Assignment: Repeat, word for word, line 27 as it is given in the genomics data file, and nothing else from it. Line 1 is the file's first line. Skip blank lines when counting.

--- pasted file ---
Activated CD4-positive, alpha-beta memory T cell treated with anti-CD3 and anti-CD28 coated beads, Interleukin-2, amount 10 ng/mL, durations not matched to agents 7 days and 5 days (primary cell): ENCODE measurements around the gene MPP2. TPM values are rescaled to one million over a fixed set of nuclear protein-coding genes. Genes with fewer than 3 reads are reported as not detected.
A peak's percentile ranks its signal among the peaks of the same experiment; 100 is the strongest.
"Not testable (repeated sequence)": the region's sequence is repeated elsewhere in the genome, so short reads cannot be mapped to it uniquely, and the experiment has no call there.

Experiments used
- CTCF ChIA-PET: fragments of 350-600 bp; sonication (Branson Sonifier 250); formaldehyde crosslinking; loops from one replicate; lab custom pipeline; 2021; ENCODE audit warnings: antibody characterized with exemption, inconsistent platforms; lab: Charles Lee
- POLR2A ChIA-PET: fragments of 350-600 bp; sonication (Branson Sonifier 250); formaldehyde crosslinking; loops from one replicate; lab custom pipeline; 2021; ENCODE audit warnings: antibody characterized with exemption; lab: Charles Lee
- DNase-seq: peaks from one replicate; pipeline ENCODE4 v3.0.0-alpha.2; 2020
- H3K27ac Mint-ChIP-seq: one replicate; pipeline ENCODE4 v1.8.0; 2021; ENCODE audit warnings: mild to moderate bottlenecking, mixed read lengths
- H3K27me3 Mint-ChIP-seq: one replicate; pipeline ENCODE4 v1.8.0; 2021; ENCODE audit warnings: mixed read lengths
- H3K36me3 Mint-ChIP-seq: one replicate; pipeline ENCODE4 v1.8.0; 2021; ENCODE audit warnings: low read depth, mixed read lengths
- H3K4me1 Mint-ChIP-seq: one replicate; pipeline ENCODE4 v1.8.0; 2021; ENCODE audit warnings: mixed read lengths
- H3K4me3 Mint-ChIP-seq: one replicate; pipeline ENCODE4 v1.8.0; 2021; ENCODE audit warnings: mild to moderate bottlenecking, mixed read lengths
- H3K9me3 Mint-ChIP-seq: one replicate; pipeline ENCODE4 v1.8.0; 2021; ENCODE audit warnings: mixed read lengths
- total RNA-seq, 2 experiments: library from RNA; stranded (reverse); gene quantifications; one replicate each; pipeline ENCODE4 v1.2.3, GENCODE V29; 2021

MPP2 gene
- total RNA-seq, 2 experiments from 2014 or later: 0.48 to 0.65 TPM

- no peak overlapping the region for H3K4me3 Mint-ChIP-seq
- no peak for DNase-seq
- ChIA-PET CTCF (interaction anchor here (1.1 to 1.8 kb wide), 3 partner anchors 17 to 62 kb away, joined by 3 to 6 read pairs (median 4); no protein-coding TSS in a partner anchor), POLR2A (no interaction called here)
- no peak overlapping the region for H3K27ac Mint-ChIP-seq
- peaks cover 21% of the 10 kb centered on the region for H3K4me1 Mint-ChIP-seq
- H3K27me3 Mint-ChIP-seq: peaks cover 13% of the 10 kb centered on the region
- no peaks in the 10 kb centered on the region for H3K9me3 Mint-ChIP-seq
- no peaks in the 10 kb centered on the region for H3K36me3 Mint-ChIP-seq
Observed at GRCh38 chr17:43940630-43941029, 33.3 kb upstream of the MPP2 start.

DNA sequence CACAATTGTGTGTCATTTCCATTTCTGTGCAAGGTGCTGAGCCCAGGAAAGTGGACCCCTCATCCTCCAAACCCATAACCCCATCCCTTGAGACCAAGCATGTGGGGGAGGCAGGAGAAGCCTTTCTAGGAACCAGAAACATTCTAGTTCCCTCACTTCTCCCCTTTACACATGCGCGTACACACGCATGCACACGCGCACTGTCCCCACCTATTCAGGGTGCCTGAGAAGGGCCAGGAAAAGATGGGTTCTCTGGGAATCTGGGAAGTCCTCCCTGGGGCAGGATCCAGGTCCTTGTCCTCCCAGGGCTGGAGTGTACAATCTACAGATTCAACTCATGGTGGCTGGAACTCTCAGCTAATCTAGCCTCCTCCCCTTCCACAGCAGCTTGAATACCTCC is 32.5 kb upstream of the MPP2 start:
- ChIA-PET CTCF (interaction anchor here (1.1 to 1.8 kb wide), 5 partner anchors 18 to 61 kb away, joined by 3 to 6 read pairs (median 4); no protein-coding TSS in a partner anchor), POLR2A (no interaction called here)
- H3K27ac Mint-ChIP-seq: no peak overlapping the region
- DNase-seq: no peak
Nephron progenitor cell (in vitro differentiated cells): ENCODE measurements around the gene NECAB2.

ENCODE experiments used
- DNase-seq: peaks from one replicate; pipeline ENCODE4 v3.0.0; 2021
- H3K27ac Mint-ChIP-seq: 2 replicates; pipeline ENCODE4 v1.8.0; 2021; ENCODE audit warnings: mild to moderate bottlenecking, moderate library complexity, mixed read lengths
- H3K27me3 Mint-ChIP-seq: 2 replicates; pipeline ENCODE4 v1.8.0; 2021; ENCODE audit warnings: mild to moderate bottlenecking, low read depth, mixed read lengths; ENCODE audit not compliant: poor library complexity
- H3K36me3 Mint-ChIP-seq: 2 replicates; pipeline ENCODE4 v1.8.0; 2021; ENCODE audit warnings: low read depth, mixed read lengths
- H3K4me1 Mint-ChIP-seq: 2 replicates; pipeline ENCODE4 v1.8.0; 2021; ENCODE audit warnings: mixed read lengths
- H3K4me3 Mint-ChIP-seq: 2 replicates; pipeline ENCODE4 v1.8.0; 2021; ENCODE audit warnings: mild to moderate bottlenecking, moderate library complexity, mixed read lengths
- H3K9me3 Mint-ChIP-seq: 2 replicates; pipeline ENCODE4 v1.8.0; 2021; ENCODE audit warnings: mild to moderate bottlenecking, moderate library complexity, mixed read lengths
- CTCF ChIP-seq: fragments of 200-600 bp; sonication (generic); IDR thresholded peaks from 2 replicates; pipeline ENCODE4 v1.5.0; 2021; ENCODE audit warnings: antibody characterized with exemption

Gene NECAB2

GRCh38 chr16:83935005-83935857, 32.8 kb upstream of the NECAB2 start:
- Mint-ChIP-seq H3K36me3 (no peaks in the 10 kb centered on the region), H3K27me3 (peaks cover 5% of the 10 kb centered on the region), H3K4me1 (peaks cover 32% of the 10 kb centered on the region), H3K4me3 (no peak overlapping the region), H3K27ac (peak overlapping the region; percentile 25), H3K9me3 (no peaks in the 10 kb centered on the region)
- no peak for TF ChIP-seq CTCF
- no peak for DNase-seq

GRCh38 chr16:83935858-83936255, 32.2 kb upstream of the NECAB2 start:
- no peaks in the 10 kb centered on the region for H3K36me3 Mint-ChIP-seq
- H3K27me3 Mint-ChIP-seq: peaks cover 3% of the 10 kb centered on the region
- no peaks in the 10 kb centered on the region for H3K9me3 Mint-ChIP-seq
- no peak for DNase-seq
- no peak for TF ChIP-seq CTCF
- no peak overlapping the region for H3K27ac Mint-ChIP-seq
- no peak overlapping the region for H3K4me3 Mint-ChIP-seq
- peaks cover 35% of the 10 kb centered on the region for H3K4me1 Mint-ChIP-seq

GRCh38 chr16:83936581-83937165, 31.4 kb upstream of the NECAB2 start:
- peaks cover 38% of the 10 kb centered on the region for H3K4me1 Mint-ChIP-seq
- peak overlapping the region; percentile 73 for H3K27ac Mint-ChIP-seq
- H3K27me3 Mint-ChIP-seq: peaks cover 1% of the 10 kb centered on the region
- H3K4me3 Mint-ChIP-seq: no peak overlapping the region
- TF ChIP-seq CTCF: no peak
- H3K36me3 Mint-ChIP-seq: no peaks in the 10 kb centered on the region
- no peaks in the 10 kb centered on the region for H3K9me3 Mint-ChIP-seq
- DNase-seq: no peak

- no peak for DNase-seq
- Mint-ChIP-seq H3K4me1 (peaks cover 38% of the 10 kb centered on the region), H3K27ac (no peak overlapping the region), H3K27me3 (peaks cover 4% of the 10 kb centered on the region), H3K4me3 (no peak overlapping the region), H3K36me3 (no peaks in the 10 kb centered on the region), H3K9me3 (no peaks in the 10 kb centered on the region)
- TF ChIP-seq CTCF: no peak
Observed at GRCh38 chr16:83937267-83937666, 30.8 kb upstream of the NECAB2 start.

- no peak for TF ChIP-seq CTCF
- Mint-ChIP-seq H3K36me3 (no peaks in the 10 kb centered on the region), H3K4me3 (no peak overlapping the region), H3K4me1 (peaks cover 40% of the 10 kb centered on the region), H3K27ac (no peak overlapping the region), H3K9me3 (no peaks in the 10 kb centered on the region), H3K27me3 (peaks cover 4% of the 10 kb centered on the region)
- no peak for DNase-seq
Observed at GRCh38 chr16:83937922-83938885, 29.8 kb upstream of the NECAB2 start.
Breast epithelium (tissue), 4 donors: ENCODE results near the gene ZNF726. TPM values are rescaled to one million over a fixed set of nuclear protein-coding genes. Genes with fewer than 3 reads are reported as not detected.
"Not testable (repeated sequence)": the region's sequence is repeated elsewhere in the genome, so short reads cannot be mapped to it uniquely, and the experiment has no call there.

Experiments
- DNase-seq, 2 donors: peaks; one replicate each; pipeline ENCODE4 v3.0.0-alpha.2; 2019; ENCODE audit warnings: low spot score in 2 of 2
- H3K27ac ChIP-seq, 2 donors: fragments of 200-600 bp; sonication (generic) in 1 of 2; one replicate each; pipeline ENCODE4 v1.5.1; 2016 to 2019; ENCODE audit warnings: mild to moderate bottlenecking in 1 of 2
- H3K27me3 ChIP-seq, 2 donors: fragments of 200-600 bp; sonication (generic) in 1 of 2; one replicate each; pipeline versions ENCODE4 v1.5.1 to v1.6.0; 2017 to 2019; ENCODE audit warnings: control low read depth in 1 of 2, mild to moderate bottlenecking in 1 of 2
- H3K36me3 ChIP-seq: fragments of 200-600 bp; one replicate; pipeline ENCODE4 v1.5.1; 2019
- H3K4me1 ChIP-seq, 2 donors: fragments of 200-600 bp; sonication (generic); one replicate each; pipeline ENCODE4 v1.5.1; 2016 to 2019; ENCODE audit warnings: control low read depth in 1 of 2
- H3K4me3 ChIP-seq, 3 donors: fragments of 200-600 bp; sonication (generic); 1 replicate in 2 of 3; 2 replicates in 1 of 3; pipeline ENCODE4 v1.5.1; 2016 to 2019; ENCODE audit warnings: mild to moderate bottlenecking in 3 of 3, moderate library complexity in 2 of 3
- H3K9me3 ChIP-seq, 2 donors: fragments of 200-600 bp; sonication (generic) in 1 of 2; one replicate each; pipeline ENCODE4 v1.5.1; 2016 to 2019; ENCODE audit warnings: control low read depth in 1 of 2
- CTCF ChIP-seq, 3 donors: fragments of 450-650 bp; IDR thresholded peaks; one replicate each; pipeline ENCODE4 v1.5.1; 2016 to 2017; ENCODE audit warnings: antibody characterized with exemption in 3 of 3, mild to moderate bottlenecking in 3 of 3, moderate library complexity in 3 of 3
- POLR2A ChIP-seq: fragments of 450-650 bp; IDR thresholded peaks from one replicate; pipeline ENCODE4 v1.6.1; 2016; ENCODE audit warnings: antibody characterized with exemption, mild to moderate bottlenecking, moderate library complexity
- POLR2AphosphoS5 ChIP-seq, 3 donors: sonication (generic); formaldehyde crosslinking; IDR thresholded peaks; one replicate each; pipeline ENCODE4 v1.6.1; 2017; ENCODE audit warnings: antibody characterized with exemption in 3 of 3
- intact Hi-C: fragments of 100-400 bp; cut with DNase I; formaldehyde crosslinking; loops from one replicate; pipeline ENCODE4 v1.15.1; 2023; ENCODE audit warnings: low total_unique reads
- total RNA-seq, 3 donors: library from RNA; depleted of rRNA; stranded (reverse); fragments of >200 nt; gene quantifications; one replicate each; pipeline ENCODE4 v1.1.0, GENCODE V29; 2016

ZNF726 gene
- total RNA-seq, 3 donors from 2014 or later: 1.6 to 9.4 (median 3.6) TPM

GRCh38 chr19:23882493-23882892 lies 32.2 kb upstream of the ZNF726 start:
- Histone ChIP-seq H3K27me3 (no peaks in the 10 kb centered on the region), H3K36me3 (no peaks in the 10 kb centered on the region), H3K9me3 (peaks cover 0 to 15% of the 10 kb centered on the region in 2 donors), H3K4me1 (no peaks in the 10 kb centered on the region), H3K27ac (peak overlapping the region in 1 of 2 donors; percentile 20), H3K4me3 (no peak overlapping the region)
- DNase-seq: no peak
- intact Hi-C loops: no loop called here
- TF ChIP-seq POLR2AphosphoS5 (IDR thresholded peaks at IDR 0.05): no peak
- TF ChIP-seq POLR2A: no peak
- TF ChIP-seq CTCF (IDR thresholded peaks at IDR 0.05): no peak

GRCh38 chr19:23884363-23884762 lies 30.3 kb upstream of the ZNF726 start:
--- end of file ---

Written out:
- ChIA-PET CTCF (interaction anchor here (1.1 to 1.8 kb wide), 5 partner anchors 18 to 61 kb away, joined by 3 to 6 read pairs (median 4); no protein-coding TSS in a partner anchor), POLR2A (no interaction called here)